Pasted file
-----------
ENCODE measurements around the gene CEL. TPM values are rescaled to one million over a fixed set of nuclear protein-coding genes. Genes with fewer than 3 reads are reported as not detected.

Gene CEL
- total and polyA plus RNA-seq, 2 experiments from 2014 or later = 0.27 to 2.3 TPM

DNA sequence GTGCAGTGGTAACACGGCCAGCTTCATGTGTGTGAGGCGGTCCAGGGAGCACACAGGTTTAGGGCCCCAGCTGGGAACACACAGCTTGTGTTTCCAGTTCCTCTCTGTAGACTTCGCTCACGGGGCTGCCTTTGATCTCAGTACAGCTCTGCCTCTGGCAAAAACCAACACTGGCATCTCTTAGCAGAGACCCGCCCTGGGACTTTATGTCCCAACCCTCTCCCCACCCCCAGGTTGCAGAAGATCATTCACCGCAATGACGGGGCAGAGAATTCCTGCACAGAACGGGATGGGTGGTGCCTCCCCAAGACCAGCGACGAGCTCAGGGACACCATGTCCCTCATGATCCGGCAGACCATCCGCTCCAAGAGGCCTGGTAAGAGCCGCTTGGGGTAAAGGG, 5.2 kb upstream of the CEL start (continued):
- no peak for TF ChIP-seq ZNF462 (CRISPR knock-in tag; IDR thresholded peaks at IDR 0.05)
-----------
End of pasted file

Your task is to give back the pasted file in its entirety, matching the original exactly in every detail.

ENCODE measurements around the gene CEL. TPM values are rescaled to one million over a fixed set of nuclear protein-coding genes. Genes with fewer than 3 reads are reported as not detected.

Gene CEL
- total and polyA plus RNA-seq, 2 experiments from 2014 or later = 0.27 to 2.3 TPM

DNA sequence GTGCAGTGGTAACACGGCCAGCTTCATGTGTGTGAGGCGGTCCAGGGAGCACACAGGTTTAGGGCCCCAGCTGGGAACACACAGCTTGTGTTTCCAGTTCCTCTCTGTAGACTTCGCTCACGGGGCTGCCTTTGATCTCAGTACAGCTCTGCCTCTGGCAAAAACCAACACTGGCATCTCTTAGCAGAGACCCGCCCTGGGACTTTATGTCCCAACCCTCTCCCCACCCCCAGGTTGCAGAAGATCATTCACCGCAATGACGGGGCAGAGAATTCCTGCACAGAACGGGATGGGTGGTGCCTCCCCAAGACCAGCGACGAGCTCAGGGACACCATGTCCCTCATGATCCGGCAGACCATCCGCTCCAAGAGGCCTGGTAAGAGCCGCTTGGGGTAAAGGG, 5.2 kb upstream of the CEL start (continued):
- no peak for TF ChIP-seq ZNF462 (CRISPR knock-in tag; IDR thresholded peaks at IDR 0.05)